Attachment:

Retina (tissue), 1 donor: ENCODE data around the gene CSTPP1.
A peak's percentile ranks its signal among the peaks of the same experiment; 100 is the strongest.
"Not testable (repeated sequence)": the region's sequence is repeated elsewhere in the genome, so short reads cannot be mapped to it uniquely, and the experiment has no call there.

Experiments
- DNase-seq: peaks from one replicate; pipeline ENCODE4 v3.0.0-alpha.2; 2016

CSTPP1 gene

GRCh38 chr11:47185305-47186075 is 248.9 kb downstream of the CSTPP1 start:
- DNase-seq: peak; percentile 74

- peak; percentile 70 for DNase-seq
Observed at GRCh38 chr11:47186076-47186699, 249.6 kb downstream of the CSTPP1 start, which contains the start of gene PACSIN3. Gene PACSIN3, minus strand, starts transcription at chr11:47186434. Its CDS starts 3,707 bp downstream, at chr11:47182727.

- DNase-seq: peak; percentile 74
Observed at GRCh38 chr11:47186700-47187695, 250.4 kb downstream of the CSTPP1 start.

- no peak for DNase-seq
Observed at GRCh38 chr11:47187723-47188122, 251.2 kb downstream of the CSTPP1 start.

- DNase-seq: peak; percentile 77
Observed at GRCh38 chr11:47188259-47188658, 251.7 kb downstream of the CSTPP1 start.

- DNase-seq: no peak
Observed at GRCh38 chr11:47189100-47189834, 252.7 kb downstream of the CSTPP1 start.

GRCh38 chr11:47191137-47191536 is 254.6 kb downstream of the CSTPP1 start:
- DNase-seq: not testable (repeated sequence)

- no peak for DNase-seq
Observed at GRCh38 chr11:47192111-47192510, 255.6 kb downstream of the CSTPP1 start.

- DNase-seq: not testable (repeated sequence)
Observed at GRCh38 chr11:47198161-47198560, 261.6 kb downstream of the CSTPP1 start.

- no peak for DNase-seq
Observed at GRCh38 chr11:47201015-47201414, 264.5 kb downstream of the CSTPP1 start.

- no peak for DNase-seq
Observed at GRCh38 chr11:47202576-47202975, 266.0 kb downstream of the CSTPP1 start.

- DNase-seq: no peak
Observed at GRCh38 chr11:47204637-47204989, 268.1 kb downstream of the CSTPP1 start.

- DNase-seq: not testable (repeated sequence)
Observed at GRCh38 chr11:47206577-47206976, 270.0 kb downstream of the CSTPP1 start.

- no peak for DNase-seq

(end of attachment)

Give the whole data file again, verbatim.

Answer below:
Retina (tissue), 1 donor: ENCODE data around the gene CSTPP1.
A peak's percentile ranks its signal among the peaks of the same experiment; 100 is the strongest.
"Not testable (repeated sequence)": the region's sequence is repeated elsewhere in the genome, so short reads cannot be mapped to it uniquely, and the experiment has no call there.

Experiments
- DNase-seq: peaks from one replicate; pipeline ENCODE4 v3.0.0-alpha.2; 2016

CSTPP1 gene

GRCh38 chr11:47185305-47186075 is 248.9 kb downstream of the CSTPP1 start:
- DNase-seq: peak; percentile 74

- peak; percentile 70 for DNase-seq
Observed at GRCh38 chr11:47186076-47186699, 249.6 kb downstream of the CSTPP1 start, which contains the start of gene PACSIN3. Gene PACSIN3, minus strand, starts transcription at chr11:47186434. Its CDS starts 3,707 bp downstream, at chr11:47182727.

- DNase-seq: peak; percentile 74
Observed at GRCh38 chr11:47186700-47187695, 250.4 kb downstream of the CSTPP1 start.

- no peak for DNase-seq
Observed at GRCh38 chr11:47187723-47188122, 251.2 kb downstream of the CSTPP1 start.

- DNase-seq: peak; percentile 77
Observed at GRCh38 chr11:47188259-47188658, 251.7 kb downstream of the CSTPP1 start.

- DNase-seq: no peak
Observed at GRCh38 chr11:47189100-47189834, 252.7 kb downstream of the CSTPP1 start.

GRCh38 chr11:47191137-47191536 is 254.6 kb downstream of the CSTPP1 start:
- DNase-seq: not testable (repeated sequence)

- no peak for DNase-seq
Observed at GRCh38 chr11:47192111-47192510, 255.6 kb downstream of the CSTPP1 start.

- DNase-seq: not testable (repeated sequence)
Observed at GRCh38 chr11:47198161-47198560, 261.6 kb downstream of the CSTPP1 start.

- no peak for DNase-seq
Observed at GRCh38 chr11:47201015-47201414, 264.5 kb downstream of the CSTPP1 start.

- no peak for DNase-seq
Observed at GRCh38 chr11:47202576-47202975, 266.0 kb downstream of the CSTPP1 start.

- DNase-seq: no peak
Observed at GRCh38 chr11:47204637-47204989, 268.1 kb downstream of the CSTPP1 start.

- DNase-seq: not testable (repeated sequence)
Observed at GRCh38 chr11:47206577-47206976, 270.0 kb downstream of the CSTPP1 start.

- no peak for DNase-seq